Teaching Philosophy

I seek (and require) creativity in the classroom.  In order to succeed in the competitive market of ideas, students must know how to employ their intelligence in novel and creative ways.  The targeted class project provides an excellent framework to develop and apply this creativity.  My teaching portfolio provides a number of examples including web sites, posters, and debate assignments, where the goal is to reach beyond the 10-page paper to access new technologies and ways of presenting results.  The targeted project framework facilitates a deeper understanding of course material, it fosters collaboration and individualized instruction, and it creates a context for the exchange of ideas.  

Current Courses 

ANTH 2380 Cultures at Risk: Human Rights and Heritage Today 


This class uses an “Ethics Bowl” format to examine the ethics of archaeological practice and the many predicaments that impact heritage preservation, looting, and human rights. Student teams are given case narratives where a protagonist must solve an ethical dilemma involving multiple stakeholders, ethics codes, and international and U.S. national laws. Students work in teams to write-up and present their ethical resolutions to assigned cases in five-minute extemporaneous debates. Weekly round-robin sessions give the repeated opportunities to hone their ethics, communications, and teamwork skills.  A competitive tournament with prizes marks the last day of class. 

"This class was very valuable in that it encouraged me to advance my individual research and presentation skills. Professor Eiselt had great feedback and an encouraging attitude."


"I liked the teamwork component of the course. I think everyone in my group had the opportunity to teach and learn from each other, and the different perspectives provided a conducive environment."


ANTH 4399 Integrated Themes in Anthropology (Capstone)

This course focuses on the unique knowledge, skills, and abilities that an anthropological training provides.  Rigorous exercises and writing projects prepare students for graduate school programs and the job market. They study the history and debates associated with applied anthropology and the various academic, government, and private sector careers that anthropologists enjoy.  Students complete a series of weekly exercises that begin with understanding “who they are” as anthropology majors and that culminates in a comprehensive web-based portfolio that highlights their educational and work backgrounds.  They develop a personal statement, a values statement, a resume and work experience page, a summary statement of their skills and abilities, a page that articulates what anthropology brings to the work place, and a portfolio page that showcases their projects and writing abilities.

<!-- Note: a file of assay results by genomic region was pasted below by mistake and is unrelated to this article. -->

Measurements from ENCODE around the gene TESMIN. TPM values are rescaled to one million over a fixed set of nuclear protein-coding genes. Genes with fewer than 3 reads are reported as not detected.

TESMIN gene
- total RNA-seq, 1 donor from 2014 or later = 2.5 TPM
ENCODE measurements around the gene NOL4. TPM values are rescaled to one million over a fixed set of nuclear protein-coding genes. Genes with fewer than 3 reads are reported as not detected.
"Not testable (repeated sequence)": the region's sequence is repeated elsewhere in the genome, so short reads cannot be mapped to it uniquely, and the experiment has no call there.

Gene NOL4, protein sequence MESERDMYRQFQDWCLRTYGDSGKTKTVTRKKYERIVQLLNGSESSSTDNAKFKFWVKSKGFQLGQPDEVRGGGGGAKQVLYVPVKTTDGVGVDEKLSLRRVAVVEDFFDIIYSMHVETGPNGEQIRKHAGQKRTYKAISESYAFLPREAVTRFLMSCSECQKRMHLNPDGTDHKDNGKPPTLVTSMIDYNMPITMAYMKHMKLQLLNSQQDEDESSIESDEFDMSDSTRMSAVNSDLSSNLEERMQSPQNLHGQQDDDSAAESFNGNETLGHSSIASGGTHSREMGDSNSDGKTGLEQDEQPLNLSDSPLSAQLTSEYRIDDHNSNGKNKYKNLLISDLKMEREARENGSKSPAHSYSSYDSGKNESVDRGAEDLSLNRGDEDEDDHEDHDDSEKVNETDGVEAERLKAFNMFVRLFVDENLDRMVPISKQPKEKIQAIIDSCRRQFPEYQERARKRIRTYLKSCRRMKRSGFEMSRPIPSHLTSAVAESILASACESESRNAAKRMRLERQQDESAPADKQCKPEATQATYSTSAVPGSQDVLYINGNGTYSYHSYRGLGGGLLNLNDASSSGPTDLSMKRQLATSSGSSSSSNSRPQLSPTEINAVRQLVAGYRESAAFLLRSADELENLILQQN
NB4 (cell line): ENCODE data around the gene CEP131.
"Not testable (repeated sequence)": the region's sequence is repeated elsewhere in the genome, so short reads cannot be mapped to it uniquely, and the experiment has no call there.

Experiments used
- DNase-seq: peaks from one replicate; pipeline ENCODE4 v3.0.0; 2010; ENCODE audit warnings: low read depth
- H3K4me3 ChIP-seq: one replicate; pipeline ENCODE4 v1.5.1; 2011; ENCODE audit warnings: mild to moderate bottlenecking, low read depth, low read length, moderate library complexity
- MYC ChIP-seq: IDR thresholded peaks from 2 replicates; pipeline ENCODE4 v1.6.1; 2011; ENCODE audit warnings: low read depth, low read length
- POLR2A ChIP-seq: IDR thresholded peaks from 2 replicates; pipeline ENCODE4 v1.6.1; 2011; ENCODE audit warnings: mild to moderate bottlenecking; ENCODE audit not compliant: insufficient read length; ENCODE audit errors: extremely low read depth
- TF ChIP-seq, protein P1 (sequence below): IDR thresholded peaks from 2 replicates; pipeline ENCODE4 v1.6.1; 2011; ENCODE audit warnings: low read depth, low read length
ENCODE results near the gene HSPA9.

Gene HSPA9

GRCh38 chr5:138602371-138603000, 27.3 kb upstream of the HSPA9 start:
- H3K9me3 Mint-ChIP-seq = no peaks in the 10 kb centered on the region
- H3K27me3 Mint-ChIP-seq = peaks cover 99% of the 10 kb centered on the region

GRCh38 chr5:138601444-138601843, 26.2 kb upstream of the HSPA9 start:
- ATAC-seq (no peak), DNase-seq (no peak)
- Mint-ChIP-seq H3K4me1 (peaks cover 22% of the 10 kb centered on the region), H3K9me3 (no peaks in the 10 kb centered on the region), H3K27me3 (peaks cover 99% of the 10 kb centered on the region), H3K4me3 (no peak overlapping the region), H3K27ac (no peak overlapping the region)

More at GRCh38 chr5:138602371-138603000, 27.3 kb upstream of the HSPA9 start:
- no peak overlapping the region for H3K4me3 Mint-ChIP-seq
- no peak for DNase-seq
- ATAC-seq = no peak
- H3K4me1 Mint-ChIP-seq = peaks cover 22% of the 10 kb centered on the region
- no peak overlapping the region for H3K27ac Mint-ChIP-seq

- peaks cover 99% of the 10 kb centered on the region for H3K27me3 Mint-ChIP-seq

Web Site Examples

Aaron D’Eramo 

Monica Lee

Rachel Thimmig

"Dr. Eiselt was super easy to contact and work with outside of class. She was also very accommodating of students and tailored the course to best fit our needs. I also enjoyed the small class as it was easy to get a lot of attention and detailed feedback on assignments. I feel more prepared for life after graduation and finding a job because of this course. I also have deeper understanding of how anthropology is applicable to all disciplines and provides a useful toolkit to have in any environment."

ANTH 4387/6387 Advances in the Practice of Archaeology

This seminar introduces students to advances in archaeological practice that pertain to applied archaeology, including the laws, ethics, procedures, and expectations for advanced undergraduate majors and Ph.D. graduates in public and private careers.  The highlight of the class is weekly Skype interviews with leading practitioners in the field who share their knowledge, expertise, experiences, and advice. The course focuses on the pressing issues that face applied archaeology today including political, social, and policy topics that, during the inaugural 2016 class, became painfully relevant as the Standing Rock protests and the 2016 elections unfolded over the course of the semester to reveal the challenges that lay ahead.  

"I really loved the class, it was eye opening to receive a peak into the non-academic side of archaeology!"

"I enjoyed our video meetings with archaeologists who have worked in all aspects of the field. The readings were easy to follow and full of information. They gave me a better understanding of cultural resource laws and will be helpful in the future."


Past Courses

Southern Methodist University

Anth 1321:  Modern World Archaeology 

Anth 2363: The Science of Our Past: An Introduction to Archaeology 

Anth 3318: The Prehistory of the American Southwest 

Anth 5681: Field Methods in Archaeology

Anth 5981: Field Archaeology 

Anth 6033: Pro-seminar in Archaeological Ethics 

Anth 6301: Principles of Archeology

Anth 6302: Statistics in Anthropology 

Anth 7321: Ceramics for Archaeologists


University of Michigan

Anth 3541: Columbian Consequences: Culture Contact in the New World